"Toast is the new wine bar put together by one of the founders of dear, departed Auriga, and if you can find its little half-underground home in the northern reaches of downtown Minneapolis's Warehouse District, you will be amply rewarded with fine, unusual, affordable wines and some of the best antipasti and cheese plates in town. The wine list is particularly strong on unusual offerings from Mallorca, Campania, Sicily, Salento, and other such places where the world-flattening Godzilla of Merlot and Chardonnay hasn't obliterated indigenous grapes. The charcuterie plate is all killer and no filler--it's got some of the best dry salamis and sausages available in the United States; the ever-changing cheese plate is presented with all kinds of fine-dining high-style grace notes, such as a bit of Italian pear preserves infused with spicy mustard. Paper-crusted pizzas are topped with sophisticated combinations, and desserts, such as a panna cotta made with orange flower water, are often quite graceful. Sound like just the thing downtown needed? We'll toast to that. American Casual. $-$$, Desserts, Great Bar, Notable Wine List, Outdoor Seating, Pizza, Romantic, Vegetarian Spoken Here."



Friday, March 16, 2007

What is Organic?



Video: 10 mins: Introduction and Tasting of 4 Organic Wines around $10 price point.
LONG MEADOW RANCH TASTING
Recently at Sam’s Wine Shop we hosted a tasting in our cellar tasting room that featured the wines of Napa Valley's Long Meadow Ranch.


(Below Chris Hall of Long Meadow Ranch, leading a discussion about his family's wines and farming practices.)



On the table were the 2006 Rutherford Sauvignon Blanc, 2005 Ranch House Red (a Bordeaux style blend with a dash of sangiovese), and the 2003 Napa Valley Cabernet.

All of the wines showed very well, and perhaps it was no small coincidence that one reason why was because Scott Pampuch chef/owner of Corner Table Restaurant in South Minneapolis prepared a little picnic to accompany the tasting featuring some of the other products from Long Meadow Ranch, including their grass fed beef and wonderful olive oil.

(A real treat, Scott is a great chef, so if you haven't yet, go to his restaurant.)

(Long Meadow Ranch Grass Fed Beef Salad ala Pampuch)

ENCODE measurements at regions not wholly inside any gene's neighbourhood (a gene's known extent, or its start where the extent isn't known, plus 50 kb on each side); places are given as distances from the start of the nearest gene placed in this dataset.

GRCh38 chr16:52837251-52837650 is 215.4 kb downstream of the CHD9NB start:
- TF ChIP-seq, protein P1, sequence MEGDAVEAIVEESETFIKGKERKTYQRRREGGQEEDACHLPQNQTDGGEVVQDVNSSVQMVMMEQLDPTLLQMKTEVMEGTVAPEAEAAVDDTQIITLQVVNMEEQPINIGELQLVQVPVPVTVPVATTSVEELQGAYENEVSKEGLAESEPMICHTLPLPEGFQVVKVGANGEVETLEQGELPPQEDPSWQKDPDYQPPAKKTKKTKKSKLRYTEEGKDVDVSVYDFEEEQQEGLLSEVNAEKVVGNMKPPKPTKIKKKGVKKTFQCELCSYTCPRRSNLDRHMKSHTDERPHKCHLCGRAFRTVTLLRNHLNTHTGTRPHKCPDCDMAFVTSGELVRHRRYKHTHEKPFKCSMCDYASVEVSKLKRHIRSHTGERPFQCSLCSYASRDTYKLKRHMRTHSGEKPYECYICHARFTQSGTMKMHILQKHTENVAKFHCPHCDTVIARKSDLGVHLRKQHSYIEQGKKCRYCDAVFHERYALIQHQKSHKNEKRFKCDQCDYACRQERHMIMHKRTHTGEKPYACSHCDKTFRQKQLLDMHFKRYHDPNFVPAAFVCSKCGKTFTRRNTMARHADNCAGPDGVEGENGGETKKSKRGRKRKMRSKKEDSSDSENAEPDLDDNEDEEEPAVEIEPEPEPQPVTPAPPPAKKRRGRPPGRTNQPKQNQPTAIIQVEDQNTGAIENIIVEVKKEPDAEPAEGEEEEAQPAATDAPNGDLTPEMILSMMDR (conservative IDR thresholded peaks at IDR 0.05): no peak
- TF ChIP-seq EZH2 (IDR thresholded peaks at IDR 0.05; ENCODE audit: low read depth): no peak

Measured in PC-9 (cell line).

ORGANICS
But the real conversation of the evening became the philosophy of organic food and wine production. Both Corner Table and Long Meadow Ranch share the same commitment to local sustainable farming practices.

"Our food is a reflection of the local agriculture in the upper Midwest. Corner Table sources as much as possible of our meat and produce from small family farms in and around the state of Minnesota. We especially want to thank the South East Minnesota Food Network and their farmers that supply us with high quality products." --Corner Table

In the nearly 10 years that I have known Scott, he has always felt this way. And because of his passion and dedication he is one of the leaders of this movement in the Twin Cities.

Long Meadow Ranch for their part practices all organic farming techniques, not just with the grapes they grow for wine, but with all of the farming they do. They are 1 of only 30 certified organic farmers in Napa Valley.

So deep is their commitment that they "make their own fertilizers on the Ranch through an extensive composting operation that relies on organic material from each segment of the Ranch. Soil erosion is controlled and new soils are built through the extensive use of permanent cover crops made up of carefully selected grasses, clovers, and legumes."

They do not use herbicides or pesticides and all crops are certified by California Certified Organic Farmers (CCOF).

According to the standards set forth by the CCOF, organic food is produced without using most conventional pesticides; fertilizers made with synthetic ingredients or sewage sludge; bioengineering; or ionizing radiation. Organic meat, poultry, eggs, and dairy products come from animals that are given no antibiotics or growth hormones.

Before a product can be labeled "organic," a USDA accredited certifier inspects the farm where the food is grown to make sure the farmer is following all the rules necessary to meet USDA organic standards. Companies that handle or process organic food before it gets to your local supermarket or restaurant must be certified and inspected also.

Yet with all of this commitment to these sustainable farming practices, the wines they produce are not organic. In fact, very few wines in the market place are "organic wines".


ORGANIC FARMING ≠ ORGANIC WINE

Yes, the grapes come from organic and sustainable farming practices, and we as consumers should applaud these efforts and support them with our dollars if that is something that we believe in as well.

SULFITES